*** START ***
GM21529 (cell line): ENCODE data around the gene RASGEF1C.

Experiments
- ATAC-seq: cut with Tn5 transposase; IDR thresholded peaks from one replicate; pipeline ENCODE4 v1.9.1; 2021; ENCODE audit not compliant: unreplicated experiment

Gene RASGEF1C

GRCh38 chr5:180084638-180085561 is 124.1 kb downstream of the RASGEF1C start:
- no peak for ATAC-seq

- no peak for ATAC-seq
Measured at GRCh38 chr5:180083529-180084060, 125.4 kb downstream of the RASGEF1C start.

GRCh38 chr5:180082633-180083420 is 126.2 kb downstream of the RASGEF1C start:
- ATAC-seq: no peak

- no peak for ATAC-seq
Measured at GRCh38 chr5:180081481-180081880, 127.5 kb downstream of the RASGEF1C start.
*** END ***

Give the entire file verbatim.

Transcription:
GM21529 (cell line): ENCODE data around the gene RASGEF1C.

Experiments
- ATAC-seq: cut with Tn5 transposase; IDR thresholded peaks from one replicate; pipeline ENCODE4 v1.9.1; 2021; ENCODE audit not compliant: unreplicated experiment

Gene RASGEF1C

GRCh38 chr5:180084638-180085561 is 124.1 kb downstream of the RASGEF1C start:
- no peak for ATAC-seq

- no peak for ATAC-seq
Measured at GRCh38 chr5:180083529-180084060, 125.4 kb downstream of the RASGEF1C start.

GRCh38 chr5:180082633-180083420 is 126.2 kb downstream of the RASGEF1C start:
- ATAC-seq: no peak

- no peak for ATAC-seq
Measured at GRCh38 chr5:180081481-180081880, 127.5 kb downstream of the RASGEF1C start.